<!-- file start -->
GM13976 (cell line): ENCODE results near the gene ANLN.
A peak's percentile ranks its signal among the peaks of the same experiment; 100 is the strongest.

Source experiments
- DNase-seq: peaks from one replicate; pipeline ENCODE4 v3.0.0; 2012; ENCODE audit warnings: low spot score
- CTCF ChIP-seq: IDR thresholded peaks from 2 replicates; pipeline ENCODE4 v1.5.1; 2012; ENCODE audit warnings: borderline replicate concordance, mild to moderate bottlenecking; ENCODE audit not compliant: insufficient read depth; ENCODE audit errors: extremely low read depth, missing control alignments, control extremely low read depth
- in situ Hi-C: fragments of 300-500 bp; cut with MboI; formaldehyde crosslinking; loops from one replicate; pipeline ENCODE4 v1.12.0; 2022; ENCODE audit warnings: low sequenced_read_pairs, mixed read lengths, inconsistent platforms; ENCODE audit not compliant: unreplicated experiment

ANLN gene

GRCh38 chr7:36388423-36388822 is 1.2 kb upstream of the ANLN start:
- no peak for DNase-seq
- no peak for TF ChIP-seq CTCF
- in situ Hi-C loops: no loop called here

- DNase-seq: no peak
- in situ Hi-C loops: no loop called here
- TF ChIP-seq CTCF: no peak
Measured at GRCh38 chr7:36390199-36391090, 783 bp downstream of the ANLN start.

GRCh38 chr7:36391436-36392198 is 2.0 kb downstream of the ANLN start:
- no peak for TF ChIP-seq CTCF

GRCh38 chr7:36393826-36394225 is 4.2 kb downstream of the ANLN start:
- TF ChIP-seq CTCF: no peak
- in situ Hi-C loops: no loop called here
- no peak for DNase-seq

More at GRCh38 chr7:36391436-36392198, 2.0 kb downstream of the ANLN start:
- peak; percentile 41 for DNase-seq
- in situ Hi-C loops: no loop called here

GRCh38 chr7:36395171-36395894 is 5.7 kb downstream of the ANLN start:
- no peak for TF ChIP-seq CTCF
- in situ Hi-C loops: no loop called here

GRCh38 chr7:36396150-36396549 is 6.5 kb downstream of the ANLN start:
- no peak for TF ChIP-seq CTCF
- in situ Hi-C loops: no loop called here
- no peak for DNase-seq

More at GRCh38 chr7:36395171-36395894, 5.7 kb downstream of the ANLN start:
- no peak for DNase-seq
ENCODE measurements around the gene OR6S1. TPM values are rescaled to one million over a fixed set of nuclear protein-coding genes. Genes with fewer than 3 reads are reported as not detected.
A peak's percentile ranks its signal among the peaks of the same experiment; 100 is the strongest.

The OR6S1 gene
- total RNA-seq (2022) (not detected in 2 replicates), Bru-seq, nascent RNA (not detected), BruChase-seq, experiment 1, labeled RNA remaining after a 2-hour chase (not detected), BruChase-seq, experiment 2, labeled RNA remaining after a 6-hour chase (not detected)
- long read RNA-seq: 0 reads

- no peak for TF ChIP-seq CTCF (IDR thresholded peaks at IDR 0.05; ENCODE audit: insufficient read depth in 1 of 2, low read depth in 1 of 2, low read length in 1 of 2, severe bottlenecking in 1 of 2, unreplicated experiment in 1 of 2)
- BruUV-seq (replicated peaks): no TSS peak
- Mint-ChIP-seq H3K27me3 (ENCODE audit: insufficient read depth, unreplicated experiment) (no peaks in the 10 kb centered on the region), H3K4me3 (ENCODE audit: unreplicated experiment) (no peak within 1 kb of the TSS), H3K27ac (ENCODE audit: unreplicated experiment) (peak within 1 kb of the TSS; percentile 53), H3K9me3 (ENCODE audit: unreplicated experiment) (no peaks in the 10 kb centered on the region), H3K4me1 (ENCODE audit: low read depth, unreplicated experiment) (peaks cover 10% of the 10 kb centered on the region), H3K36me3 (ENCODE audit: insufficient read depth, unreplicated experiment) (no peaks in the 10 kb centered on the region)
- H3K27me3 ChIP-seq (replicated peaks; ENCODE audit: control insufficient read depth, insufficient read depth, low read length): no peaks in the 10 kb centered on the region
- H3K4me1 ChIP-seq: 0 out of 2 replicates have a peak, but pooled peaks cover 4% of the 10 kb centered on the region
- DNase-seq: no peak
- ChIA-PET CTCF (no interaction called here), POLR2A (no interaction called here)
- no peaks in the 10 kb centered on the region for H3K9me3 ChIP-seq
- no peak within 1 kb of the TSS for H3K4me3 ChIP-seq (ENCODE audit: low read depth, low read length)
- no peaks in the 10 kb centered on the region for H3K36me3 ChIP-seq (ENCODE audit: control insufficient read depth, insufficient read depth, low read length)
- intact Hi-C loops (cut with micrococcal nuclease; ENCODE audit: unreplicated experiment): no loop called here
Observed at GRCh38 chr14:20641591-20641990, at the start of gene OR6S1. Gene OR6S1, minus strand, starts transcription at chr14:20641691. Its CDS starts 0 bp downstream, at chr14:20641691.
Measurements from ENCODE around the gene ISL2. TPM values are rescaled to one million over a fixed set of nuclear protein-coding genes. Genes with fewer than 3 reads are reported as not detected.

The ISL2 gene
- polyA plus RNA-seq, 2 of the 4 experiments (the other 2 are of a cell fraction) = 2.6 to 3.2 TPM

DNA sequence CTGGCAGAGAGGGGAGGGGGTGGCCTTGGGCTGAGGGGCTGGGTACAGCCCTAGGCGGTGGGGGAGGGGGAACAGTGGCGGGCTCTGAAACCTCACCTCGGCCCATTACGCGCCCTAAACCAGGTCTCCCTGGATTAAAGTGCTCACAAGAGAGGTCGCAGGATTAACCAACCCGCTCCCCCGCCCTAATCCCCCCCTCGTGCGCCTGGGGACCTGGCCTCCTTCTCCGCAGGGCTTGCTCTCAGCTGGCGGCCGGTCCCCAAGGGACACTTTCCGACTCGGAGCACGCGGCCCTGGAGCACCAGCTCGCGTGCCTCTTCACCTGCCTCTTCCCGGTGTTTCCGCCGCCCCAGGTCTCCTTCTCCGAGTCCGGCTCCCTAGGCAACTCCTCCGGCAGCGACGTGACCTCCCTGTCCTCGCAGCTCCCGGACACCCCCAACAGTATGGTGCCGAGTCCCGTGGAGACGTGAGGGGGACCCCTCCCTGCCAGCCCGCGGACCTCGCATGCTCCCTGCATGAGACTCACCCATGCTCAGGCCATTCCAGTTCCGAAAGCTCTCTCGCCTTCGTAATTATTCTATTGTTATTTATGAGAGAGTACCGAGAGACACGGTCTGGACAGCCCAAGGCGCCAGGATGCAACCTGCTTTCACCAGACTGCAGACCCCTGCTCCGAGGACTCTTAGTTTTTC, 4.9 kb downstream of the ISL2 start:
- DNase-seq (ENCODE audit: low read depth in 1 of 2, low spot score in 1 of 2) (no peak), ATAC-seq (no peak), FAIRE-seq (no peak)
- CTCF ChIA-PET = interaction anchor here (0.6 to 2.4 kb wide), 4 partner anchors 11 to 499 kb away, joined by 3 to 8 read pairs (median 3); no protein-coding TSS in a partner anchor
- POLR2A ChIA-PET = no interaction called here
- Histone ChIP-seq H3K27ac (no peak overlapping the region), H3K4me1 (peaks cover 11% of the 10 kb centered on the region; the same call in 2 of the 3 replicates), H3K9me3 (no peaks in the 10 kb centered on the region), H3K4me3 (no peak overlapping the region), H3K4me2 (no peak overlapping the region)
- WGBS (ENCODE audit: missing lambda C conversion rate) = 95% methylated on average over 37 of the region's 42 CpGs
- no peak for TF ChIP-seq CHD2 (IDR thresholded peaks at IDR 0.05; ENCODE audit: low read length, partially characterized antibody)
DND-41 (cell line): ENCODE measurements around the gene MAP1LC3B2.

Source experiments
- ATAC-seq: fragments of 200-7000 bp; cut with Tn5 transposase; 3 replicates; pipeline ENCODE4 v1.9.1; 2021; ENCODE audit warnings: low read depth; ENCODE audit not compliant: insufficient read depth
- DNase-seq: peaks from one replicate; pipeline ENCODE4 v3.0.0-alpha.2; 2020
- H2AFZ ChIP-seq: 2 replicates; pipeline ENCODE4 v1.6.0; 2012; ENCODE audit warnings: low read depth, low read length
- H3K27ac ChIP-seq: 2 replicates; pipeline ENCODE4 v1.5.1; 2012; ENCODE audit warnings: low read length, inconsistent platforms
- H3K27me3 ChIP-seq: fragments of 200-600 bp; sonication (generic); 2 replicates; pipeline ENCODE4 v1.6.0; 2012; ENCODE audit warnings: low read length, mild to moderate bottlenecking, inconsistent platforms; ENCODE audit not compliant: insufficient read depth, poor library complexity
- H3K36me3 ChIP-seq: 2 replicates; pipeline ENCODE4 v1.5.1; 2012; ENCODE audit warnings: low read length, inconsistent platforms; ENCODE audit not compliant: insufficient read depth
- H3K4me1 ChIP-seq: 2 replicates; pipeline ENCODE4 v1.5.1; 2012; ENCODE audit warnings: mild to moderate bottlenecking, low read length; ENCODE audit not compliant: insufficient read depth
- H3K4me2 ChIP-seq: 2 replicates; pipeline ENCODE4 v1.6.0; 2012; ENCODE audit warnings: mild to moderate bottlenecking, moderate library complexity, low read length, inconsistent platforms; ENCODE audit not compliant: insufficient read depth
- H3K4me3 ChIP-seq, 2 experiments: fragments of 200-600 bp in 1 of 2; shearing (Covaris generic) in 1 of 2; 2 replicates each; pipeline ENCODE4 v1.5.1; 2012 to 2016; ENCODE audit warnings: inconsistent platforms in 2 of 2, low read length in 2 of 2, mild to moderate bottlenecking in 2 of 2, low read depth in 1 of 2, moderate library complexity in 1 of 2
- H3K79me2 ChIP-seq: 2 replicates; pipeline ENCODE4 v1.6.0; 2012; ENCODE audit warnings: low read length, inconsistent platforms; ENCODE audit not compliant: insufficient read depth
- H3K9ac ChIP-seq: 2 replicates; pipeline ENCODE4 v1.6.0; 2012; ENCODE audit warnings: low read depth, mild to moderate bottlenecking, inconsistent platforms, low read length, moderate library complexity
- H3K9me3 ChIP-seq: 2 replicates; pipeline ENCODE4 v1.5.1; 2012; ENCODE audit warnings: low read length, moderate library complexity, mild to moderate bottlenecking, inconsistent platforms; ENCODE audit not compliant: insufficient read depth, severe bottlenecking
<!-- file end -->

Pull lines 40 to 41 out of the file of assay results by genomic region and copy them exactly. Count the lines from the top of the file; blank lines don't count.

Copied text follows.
- BruUV-seq (replicated peaks): no TSS peak
- Mint-ChIP-seq H3K27me3 (ENCODE audit: insufficient read depth, unreplicated experiment) (no peaks in the 10 kb centered on the region), H3K4me3 (ENCODE audit: unreplicated experiment) (no peak within 1 kb of the TSS), H3K27ac (ENCODE audit: unreplicated experiment) (peak within 1 kb of the TSS; percentile 53), H3K9me3 (ENCODE audit: unreplicated experiment) (no peaks in the 10 kb centered on the region), H3K4me1 (ENCODE audit: low read depth, unreplicated experiment) (peaks cover 10% of the 10 kb centered on the region), H3K36me3 (ENCODE audit: insufficient read depth, unreplicated experiment) (no peaks in the 10 kb centered on the region)